Semantical Segmentation: Retinography

Posted on Wed 14 April 2021 in research

Original image from the HRF dataset Image with vessels segmented

Predicted vessel maps vs. ground truths for a DL model evaluated on the high-resolution HRF test-set. True positives, false positives and false negatives are displayed in green, blue and red respectively.

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Part of this study was conducted in partnership with the Department of Ophthalmology at University Hospital of Grenoble Alpes.

Since the introduction of U-Nets in 2015, the field of medical image segmentation has seen renewed interest bringing in a variety of fully convolutional (deep) neural network (FCN) architectures for binary and multi-class segmentation problems promising very attractive results, with applications in computed tomography, retinography, and histopathology to cite a few. Despite the incredible progress, the lack of annotated images (due to cost), and rigor in the comparison of trained models has led to the conclusion larger and more dense network models provide more accurate results for this task. This is particularly noticeable in ophtalmological images such as those from bi-dimensional eye fundus photography (retinography). While retinography is not used for precision diagnostics, it remains relatively cheap and very effective means for mass screening. Semantical segmentation of eye fundus structures plays a key role in this process.

We tried to address these gaps in two different ways. The first (Laibacher and Anjos, 2019) was to conduct and publish rigorous (open source, reproducible) benchmarks with popular retinography datasets and state-of-the-art FCN models in which we: i) showed that simple transformation techniques like rescaling, padding and cropping of combined lower-resolution source datasets to the resolution and spatial composition of a higher-resolution target dataset can be a surprisingly effective way to improve segmentation quality in unseen conditions; ii) we proposed a set of plots and metrics that give additional insights into model performance and demonstrated via tables and plots how to take advantage of that information, throwing a new light over some published benchmarks. We argue the performance of many contributions available in literature is actually quite comparable within standard deviation margins of each other, in spite of huge differences in the number of parameters for different architectures. Finally, we made our findings reproducible, distributing code and documentation for future researchers to build upon, in the hopes to inspire future work in the field.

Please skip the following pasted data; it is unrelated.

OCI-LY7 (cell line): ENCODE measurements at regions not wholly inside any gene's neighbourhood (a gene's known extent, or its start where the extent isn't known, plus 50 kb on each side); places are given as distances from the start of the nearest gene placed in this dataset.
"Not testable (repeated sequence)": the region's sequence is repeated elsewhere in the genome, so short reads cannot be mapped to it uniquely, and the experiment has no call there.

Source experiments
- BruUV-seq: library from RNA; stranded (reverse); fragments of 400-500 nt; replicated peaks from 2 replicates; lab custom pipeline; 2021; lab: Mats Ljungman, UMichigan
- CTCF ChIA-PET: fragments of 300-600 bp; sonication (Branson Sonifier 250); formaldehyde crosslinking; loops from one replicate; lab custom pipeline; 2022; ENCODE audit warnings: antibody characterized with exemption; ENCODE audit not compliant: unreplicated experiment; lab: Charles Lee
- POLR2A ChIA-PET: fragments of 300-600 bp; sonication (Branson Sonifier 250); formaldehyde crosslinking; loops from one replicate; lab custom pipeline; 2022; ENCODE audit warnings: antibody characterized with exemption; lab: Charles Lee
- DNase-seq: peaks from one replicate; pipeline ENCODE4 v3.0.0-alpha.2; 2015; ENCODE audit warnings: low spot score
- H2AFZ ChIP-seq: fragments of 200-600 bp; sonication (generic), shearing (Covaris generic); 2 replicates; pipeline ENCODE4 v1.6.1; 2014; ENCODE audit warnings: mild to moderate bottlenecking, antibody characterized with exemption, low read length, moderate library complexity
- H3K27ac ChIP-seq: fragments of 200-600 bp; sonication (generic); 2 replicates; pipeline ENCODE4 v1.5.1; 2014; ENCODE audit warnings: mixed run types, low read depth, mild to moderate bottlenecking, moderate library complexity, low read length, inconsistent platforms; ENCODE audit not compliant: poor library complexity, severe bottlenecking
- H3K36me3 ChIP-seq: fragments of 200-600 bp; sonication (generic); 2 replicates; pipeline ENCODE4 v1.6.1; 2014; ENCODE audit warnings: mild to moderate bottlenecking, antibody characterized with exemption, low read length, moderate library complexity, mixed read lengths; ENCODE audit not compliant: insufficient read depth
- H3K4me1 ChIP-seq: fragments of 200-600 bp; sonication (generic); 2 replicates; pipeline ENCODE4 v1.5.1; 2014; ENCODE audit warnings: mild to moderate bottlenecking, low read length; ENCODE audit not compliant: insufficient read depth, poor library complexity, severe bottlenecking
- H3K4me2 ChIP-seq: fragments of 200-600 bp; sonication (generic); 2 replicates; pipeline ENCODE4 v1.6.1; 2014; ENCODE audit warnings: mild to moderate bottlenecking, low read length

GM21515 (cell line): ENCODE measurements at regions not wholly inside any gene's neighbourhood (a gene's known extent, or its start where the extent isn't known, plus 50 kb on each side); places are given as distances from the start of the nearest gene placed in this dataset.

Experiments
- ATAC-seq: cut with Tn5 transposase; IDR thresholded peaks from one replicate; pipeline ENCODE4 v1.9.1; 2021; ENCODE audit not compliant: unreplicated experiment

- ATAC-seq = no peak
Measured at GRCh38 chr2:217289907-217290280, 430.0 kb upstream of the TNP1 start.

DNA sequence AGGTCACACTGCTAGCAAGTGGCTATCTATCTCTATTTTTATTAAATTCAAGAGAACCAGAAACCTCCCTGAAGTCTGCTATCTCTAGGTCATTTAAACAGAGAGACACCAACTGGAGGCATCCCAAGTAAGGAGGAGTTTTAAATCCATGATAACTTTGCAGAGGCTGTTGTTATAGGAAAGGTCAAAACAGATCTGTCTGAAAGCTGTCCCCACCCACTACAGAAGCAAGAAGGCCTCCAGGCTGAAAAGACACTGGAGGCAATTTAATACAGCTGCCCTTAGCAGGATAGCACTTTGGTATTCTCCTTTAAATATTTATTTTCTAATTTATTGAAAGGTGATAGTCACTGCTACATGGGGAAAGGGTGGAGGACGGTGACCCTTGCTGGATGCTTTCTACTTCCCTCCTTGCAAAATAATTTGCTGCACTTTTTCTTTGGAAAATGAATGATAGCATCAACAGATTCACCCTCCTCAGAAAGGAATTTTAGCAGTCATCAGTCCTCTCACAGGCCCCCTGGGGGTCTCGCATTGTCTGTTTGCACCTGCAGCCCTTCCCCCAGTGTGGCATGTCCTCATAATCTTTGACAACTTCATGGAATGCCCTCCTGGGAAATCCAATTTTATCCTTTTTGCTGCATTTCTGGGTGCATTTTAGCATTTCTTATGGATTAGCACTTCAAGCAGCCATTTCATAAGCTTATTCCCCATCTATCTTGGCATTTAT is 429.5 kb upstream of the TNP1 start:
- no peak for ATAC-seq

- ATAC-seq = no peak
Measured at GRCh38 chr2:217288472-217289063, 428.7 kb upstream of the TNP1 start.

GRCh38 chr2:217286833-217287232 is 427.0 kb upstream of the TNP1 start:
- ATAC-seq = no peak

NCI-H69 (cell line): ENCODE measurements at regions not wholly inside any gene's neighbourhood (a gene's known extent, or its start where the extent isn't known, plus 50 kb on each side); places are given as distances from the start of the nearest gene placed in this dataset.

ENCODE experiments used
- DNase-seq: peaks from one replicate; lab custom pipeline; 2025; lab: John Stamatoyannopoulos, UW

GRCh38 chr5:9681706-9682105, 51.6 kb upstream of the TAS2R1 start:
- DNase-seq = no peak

In a second contribution (Galdran et al., 2020) we propose that a minimalistic version of a standard U-Net with 3 orders of magnitude less parameters, carefully trained and rigorously evaluated, closely approximates the state-of-the-art performance in vessel segmentation for retinography. In addition, we propose a simple extension, dubbed W-Net, by concatenating two U-Nets together, which reaches outstanding performance on several popular datasets, still using orders of magnitude less learnable weights than any previously published approach. This work also provide a very comprehensive intra and cross-dataset performance analysis, involving up to 10 different databases, including artery/vein multi-class semantic segmentation.


Adrian Galdran, André Anjos, José Dolz, Hadi Chakor, Hervé Lombaert, and Ismail Ben Ayed. The little w-net that could: state-of-the-art retinal vessel segmentation with minimalistic models. 9 2020. URL:, arXiv:2009.01907.

Tim Laibacher and André Anjos. On the evaluation and real-world usage scenarios of deep vessel segmentation for retinography. 9 2019. URL:, arXiv:1909.03856.